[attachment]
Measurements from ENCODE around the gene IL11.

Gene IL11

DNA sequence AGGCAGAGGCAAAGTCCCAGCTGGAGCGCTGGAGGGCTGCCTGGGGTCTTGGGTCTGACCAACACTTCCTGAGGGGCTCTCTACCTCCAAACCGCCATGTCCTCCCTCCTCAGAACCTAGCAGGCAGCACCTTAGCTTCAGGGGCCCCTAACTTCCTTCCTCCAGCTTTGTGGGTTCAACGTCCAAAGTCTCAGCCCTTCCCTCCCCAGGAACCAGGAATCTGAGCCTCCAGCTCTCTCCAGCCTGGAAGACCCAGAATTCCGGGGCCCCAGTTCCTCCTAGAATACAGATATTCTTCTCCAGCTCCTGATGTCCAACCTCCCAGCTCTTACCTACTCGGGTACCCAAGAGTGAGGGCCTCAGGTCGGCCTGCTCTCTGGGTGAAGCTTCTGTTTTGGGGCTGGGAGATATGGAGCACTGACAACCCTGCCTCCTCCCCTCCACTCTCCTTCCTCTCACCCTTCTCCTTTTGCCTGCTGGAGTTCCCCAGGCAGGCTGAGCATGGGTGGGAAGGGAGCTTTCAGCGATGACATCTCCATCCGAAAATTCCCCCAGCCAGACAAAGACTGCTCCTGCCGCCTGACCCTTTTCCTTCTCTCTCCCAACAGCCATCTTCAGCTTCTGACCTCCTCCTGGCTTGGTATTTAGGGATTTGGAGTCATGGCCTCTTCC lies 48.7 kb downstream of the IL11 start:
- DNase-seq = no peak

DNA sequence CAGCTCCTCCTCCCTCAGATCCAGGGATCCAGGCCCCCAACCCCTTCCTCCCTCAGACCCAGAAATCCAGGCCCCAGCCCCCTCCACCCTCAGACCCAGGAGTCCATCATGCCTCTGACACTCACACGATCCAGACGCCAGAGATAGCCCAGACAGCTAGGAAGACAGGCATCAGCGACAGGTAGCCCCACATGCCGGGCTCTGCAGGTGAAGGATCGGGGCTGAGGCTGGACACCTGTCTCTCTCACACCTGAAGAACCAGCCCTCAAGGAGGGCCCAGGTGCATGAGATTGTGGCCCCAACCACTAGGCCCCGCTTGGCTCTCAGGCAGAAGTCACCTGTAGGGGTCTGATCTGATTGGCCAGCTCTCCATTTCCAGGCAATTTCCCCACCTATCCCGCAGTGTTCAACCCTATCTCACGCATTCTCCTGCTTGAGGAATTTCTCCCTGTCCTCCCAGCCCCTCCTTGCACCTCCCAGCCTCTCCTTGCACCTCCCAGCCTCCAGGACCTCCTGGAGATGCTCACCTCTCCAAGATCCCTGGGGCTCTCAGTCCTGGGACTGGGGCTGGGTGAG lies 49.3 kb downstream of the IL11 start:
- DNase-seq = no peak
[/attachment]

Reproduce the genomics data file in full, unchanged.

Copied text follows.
Measurements from ENCODE around the gene IL11.

Gene IL11

DNA sequence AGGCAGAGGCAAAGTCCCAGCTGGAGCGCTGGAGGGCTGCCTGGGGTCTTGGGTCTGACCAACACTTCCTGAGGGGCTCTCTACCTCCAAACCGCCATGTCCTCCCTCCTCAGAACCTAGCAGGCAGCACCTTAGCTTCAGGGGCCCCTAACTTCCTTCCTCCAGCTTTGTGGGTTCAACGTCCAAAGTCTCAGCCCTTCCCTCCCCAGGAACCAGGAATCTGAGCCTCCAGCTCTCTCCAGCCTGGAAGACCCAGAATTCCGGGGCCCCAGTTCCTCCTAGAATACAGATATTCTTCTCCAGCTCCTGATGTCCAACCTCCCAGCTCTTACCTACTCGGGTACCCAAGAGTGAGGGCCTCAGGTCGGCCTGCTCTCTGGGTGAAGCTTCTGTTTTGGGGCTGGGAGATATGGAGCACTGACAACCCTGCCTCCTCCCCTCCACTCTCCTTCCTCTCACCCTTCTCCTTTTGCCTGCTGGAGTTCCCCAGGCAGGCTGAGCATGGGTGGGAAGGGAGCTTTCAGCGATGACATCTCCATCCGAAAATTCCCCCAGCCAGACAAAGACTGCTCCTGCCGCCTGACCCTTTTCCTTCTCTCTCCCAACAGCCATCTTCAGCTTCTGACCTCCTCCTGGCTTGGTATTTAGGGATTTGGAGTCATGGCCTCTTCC lies 48.7 kb downstream of the IL11 start:
- DNase-seq = no peak

DNA sequence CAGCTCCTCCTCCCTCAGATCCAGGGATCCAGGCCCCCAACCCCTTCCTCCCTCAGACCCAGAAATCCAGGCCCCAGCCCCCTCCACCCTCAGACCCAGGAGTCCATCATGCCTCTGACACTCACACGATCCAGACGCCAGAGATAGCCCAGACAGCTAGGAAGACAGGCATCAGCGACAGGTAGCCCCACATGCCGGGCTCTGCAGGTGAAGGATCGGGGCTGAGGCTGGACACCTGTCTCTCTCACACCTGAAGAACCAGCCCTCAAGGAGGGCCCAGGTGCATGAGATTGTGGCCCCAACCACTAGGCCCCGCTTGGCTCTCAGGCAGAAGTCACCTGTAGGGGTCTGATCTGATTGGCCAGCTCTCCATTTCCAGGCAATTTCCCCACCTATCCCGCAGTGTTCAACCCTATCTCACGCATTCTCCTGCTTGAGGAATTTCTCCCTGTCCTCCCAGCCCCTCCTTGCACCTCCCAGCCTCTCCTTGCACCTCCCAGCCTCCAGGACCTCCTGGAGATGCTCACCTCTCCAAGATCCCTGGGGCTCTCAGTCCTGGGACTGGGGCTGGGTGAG lies 49.3 kb downstream of the IL11 start:
- DNase-seq = no peak